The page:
Society & Lifestyle
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|by Mark T. Jones|
Culture and ideology are conveyed in conscious and unconscious ways, they radiate out from us even when we are seemingly silent and inactive. The culture we accrue from birth gathers its own unique patina with age and continues to take shape whilst we are on life’s journey. The home, school, the workplace, our friends and the wider society all play a part in the formation of the raft of cultures we are a part of. The world we inhabit is awash with symbols and totems of faith, of capitalism, or perceived success. Each symbol ties people by association to a club or tribe, a bond or fellowship which is simultaneously both inclusive and exclusive. A supporter of Asante Kotoko knows instinctively who his or her rival’s teams are, recognizes a fellow supporter and feels pride in the football clubs history.
Equally those familiar with Adinkra symbols will instantly recognize the following and know its meaning:
The language we use, the clothes we wear, the food we eat connote much about habit, background and even aspiration. A Ghanaian who actively shuns and derides local food stuffs and outlets in preference for Western brands may wish to convey a sense of superiority, but then again they may well be insecure about their own roots. No one can truly be said to be themselves, for we are so much the product of our families and friends.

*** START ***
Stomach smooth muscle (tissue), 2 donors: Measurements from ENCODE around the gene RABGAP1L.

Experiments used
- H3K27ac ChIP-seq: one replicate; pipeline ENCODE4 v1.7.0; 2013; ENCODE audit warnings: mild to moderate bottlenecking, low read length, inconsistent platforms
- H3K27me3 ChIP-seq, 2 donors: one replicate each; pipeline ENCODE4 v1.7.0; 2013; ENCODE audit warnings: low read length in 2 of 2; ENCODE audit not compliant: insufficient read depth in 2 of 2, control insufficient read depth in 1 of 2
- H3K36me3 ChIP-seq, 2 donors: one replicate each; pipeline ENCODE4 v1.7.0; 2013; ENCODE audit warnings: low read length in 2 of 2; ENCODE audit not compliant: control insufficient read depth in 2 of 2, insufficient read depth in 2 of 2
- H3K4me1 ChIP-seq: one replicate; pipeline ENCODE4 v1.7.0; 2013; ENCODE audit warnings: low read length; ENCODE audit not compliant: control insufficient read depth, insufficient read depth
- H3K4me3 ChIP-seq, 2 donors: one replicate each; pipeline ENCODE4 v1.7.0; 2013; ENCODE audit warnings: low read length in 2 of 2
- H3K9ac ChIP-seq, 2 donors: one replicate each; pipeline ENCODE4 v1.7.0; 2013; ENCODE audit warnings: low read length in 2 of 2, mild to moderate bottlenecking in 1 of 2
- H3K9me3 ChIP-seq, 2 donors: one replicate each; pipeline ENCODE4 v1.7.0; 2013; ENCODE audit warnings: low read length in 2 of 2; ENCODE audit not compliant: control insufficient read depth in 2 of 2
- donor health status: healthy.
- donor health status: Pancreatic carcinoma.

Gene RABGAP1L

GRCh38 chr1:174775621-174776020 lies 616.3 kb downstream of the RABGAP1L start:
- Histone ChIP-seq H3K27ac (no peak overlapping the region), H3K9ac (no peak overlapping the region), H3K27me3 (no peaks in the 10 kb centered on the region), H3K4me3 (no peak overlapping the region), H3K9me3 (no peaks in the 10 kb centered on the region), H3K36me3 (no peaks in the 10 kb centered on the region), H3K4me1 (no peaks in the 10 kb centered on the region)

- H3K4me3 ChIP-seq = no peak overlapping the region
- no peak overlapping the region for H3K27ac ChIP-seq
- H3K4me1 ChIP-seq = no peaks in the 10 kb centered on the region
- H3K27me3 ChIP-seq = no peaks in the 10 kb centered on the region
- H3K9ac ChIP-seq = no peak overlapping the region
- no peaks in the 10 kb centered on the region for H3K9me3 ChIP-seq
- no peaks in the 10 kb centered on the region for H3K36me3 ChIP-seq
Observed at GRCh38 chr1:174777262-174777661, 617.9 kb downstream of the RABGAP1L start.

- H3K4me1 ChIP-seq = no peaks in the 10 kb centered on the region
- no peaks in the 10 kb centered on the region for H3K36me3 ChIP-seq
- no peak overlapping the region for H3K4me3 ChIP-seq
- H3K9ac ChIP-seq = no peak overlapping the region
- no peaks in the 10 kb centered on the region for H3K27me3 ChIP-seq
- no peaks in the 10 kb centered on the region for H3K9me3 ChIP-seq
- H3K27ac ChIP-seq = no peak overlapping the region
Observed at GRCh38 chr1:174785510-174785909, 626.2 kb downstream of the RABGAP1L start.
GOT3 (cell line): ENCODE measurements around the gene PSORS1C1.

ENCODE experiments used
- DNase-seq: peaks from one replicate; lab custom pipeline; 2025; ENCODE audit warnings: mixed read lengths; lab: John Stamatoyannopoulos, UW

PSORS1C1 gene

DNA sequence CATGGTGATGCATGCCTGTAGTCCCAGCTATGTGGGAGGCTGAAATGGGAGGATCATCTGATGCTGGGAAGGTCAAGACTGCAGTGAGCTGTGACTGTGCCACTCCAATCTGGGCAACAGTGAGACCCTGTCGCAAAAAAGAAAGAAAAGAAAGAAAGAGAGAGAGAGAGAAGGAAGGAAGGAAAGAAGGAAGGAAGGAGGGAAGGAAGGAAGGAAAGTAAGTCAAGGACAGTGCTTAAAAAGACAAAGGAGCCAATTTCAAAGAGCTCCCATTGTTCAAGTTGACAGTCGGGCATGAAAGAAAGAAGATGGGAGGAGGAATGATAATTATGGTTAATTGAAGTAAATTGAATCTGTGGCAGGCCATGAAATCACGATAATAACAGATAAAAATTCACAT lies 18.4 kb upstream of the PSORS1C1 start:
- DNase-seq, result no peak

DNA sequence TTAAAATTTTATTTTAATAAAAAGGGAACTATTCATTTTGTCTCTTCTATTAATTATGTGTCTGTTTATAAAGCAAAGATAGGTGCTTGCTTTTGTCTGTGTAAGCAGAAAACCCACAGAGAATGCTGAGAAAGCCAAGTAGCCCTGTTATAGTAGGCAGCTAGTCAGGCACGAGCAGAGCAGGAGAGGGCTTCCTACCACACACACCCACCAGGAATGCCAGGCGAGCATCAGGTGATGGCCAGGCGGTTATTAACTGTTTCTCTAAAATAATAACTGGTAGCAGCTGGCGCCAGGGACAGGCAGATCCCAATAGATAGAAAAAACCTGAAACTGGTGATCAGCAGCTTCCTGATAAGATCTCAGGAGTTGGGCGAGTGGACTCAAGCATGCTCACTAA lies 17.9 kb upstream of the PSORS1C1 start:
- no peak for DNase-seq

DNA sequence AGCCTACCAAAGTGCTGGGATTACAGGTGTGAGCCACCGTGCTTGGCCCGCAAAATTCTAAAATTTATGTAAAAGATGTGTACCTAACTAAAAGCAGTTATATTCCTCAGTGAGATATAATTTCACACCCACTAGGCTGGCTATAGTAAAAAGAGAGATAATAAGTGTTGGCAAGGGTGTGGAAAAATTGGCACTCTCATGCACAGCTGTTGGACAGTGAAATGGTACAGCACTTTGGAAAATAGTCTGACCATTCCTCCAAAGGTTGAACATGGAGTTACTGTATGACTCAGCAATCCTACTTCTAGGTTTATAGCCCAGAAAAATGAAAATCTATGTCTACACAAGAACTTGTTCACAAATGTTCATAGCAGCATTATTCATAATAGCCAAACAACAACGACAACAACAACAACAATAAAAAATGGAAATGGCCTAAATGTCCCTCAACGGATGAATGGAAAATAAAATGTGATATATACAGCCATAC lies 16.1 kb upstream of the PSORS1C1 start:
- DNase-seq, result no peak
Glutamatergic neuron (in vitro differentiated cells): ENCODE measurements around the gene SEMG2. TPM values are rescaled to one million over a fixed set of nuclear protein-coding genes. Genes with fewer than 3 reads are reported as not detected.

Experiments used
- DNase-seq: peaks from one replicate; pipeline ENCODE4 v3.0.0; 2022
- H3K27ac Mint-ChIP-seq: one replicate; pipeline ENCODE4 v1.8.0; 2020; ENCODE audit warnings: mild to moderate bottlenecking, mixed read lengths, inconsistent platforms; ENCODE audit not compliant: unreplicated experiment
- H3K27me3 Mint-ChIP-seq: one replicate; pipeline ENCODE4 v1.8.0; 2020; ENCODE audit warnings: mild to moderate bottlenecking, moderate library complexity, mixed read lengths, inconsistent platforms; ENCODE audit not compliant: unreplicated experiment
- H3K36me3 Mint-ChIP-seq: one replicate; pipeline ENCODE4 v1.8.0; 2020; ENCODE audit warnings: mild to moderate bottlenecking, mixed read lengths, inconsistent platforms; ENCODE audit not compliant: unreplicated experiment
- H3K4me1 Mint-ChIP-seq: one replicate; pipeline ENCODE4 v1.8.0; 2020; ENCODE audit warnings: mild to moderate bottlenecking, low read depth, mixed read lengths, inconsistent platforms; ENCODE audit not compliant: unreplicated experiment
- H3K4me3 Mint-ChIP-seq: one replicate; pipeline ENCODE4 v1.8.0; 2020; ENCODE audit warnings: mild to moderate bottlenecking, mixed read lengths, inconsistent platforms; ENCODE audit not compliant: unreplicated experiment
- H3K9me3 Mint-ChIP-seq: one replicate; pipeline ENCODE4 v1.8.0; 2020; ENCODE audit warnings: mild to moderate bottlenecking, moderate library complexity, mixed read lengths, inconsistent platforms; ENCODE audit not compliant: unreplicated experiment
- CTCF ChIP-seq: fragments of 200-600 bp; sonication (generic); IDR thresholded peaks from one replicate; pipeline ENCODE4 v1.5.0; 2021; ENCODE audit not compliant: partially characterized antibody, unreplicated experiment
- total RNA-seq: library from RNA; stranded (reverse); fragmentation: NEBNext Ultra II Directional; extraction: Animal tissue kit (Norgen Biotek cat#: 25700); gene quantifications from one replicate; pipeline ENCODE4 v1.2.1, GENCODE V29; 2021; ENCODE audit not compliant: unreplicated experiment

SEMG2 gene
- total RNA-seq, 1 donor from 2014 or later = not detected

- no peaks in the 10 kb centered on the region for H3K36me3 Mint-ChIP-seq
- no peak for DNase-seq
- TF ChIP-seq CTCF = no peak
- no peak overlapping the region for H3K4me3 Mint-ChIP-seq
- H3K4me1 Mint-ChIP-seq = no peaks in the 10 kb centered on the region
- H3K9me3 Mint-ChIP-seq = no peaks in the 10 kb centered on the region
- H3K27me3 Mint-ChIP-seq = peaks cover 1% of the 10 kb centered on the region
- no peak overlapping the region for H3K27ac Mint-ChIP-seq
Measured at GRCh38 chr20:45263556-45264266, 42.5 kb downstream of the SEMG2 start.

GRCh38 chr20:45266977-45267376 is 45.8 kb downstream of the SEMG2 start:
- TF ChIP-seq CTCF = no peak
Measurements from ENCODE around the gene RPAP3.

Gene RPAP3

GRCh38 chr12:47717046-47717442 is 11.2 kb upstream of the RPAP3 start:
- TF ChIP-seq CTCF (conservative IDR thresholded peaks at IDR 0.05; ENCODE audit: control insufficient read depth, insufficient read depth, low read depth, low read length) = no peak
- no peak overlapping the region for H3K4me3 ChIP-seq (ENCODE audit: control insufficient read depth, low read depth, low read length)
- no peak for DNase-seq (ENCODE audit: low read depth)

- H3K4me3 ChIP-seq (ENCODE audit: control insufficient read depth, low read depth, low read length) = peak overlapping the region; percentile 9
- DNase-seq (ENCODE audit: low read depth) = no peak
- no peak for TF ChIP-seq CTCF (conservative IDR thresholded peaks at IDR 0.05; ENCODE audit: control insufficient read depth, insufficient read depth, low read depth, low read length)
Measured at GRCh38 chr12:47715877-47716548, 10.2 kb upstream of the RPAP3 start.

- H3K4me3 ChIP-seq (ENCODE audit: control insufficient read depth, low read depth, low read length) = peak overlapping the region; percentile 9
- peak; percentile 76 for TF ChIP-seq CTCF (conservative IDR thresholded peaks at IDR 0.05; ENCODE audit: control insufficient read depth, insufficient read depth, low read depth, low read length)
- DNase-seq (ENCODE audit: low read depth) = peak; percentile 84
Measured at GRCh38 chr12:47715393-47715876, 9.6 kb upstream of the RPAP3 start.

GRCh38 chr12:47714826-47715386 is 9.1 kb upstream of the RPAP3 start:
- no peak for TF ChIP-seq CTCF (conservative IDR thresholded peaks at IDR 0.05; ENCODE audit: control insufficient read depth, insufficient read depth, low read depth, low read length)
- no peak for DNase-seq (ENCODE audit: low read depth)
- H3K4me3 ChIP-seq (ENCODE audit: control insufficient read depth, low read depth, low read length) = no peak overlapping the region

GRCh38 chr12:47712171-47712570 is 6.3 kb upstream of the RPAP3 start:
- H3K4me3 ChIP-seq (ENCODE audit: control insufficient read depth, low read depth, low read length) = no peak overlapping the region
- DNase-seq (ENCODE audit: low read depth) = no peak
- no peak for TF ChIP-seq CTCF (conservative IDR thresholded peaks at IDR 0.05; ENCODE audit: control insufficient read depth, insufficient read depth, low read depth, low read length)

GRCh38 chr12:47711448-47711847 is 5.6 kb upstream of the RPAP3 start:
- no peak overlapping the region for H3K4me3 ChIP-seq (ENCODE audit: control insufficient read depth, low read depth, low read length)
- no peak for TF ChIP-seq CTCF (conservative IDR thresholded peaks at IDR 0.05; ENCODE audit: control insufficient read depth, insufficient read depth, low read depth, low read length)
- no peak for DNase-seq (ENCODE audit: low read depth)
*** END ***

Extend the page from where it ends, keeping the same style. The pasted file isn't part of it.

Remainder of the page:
The culture and ideology that holds us captive will tell us we are free to choose and yet should we stray ostracism and censure soon follow. Many of us feel far safer when we retreat into our cultural redoubt, for then we are safe from having to formulate our own opinions and core values, we can be handed them off the peg and feel gratified that we are following the norm. Yet those who do challenge the received wisdom are invariably the ones who contribute to that thing we deem ‘progress’.
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06/29/2012 11:10 AM